Say Goodbye To Super-Sized Sodas In New York
Lee Rannals for redOrbit.com — Your Universe Online
Say goodbye to that super-duper, mega-sized soda, New Yorkers. Mayor Michael Bloomberg’s proposal to ban the super-sized soft drinks has been approved.
“NYC’s new sugary drink policy is the single biggest step any gov’t has taken to curb #obesity,” Bloomberg wrote in Twitter after the vote. “It will help save lives.”
The ban applies to sugary drinks that have more than 25 calories per 8 ounces, and will not affect 100% juice or beverages with more than 50 percent milk or milk substitute.
Under Mayor Bloomberg’s plan, bottled drinks and fountain beverages will have to be either 16-ounces or under.
One group called New Yorkers for Beverage Choices formed after the proposal was made to try and fight the ban. It included companies like Coca-Cola and associations like the National Association of Theatre Owners.
“This is not the end,” Eliot Hoff, spokesman for New Yorkers for Beverage Choices, said in a press release. “We are exploring legal options and all other avenues available to us.”
While there is plenty of backlash from several associations throughout the city, the ban does have its supporters as well.
“The Board of Health did the right thing for New York,” Steven Safyer, president and CEO of Montefiore Medical Center in the Bronx, told USA Today. “For the past several years, I’ve seen the number of children and adults struggling with obesity skyrocket, putting them at early risk of diabetes, heart disease and cancer.”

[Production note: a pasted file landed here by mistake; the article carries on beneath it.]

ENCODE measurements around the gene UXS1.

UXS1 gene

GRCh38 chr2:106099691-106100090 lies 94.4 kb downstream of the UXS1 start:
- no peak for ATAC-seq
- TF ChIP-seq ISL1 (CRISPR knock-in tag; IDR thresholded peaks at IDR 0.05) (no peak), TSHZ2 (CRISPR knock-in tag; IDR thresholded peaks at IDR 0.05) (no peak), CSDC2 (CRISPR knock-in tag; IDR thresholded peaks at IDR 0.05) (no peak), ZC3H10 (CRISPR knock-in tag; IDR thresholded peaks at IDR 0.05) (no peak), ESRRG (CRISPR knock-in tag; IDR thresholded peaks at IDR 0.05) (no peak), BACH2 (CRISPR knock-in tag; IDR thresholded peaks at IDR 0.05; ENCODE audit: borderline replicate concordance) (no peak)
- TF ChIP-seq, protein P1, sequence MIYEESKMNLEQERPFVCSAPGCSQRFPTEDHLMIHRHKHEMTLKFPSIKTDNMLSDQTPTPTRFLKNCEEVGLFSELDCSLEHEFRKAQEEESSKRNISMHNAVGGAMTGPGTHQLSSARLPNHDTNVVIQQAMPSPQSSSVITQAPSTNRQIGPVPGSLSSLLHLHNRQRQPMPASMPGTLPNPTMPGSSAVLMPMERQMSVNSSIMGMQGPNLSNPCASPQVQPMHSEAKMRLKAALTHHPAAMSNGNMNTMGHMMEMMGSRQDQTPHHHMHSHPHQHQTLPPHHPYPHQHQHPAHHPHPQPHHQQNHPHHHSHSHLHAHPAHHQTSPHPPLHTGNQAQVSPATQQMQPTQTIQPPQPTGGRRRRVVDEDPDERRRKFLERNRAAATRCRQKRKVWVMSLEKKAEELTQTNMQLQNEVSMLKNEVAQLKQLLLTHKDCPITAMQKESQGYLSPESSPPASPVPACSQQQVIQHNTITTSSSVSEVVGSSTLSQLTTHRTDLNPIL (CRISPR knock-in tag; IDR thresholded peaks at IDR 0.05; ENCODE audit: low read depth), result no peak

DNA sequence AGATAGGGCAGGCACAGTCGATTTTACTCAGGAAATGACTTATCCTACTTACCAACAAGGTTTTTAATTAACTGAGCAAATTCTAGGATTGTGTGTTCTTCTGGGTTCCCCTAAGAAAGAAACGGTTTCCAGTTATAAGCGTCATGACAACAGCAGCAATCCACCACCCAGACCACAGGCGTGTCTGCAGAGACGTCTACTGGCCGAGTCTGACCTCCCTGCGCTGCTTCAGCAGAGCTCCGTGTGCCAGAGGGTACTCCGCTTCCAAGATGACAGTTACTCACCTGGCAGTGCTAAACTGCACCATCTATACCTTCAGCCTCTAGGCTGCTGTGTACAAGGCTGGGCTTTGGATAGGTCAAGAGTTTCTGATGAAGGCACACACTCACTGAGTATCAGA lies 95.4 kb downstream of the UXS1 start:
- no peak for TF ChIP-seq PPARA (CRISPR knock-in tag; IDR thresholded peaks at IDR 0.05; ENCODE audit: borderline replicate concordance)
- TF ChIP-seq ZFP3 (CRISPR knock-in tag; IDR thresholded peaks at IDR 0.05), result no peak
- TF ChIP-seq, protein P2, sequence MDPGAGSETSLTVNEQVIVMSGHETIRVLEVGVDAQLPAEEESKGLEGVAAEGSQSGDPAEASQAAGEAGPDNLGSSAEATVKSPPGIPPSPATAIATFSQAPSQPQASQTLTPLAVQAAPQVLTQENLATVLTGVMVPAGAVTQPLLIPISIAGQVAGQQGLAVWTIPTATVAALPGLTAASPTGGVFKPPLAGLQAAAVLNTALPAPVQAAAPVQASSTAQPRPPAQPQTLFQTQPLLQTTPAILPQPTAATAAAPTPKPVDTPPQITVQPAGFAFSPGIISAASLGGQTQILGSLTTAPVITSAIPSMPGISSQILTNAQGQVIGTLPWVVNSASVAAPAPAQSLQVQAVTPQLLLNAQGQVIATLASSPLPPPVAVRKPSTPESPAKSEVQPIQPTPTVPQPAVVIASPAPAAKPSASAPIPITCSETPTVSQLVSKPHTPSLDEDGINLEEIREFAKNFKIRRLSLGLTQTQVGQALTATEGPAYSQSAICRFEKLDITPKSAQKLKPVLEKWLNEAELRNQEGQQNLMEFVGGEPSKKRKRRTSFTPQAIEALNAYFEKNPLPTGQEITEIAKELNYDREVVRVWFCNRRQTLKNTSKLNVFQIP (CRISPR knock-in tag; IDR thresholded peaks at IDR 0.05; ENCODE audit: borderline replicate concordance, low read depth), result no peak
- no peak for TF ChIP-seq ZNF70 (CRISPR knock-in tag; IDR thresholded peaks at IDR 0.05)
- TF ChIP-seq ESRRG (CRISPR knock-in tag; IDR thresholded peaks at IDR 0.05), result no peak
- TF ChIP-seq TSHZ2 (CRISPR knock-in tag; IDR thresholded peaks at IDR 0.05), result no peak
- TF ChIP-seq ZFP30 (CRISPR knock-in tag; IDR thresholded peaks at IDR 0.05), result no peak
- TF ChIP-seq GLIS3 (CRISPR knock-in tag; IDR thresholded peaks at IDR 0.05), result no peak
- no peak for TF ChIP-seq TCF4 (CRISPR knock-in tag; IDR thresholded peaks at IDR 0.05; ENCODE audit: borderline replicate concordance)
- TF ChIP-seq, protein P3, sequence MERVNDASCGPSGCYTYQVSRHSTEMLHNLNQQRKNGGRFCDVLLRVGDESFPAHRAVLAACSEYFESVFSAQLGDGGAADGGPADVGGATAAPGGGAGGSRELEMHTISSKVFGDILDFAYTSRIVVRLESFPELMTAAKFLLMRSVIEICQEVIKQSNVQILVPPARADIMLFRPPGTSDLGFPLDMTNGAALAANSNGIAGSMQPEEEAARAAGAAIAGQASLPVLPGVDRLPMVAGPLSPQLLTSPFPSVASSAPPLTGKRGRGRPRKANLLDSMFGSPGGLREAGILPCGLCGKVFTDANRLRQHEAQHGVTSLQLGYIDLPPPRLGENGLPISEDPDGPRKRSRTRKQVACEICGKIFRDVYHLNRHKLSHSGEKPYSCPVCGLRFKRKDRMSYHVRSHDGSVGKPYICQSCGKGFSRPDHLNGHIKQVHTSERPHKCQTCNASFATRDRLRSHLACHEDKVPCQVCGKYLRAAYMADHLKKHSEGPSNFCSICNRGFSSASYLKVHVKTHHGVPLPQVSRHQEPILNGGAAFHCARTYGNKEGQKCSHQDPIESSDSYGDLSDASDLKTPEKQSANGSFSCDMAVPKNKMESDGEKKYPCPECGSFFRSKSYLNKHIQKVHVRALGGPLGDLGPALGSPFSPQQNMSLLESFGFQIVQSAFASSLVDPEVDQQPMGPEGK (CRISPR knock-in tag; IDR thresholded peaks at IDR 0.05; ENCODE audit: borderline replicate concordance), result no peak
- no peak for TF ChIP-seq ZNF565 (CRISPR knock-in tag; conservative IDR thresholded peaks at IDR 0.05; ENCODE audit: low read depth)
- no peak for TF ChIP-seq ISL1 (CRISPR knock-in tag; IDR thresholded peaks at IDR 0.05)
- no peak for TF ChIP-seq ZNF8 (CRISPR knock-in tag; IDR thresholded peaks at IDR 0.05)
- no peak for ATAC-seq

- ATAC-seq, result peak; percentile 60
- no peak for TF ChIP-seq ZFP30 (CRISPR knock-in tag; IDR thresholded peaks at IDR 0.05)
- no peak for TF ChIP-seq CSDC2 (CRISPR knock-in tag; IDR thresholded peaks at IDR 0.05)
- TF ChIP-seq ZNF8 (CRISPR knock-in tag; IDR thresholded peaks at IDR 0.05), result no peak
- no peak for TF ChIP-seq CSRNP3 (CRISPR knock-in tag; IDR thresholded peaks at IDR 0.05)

“Sugary beverages play a major role in this cycle, and are so heavily marketed to children, they jeopardize the next generation of New Yorkers.”
According to a report by ABC, capping drinks at 16 ounces means that for regular Coke, you are shaving off about 40 calories when compared to drinking a 20-ounce size of the product. For someone who drinks a soda a day, it would ultimately save about 14,600 calories a year, and shed about four pounds of fat.
City statistics show that 58% of New York City adults, and nearly 40% of public school students, are obese or overweight.
“For more than 100 years, the soda industry has had free reign and for many years it was not a problem because people mostly drank in moderation,” Michael Jacobson, CSPI´s co-founder and executive director, said in a statement back in July. “Now container sizes have jumped and the marketing of these drinks – especially to adolescents – has exploded to more than $2 billion a year.”
The new rule wouldn’t apply to lower-calorie drinks or to alcoholic beverages. A violation in offering the drinks would lead to a $200 fine and enforcement will be conducted by existing city restaurant inspectors.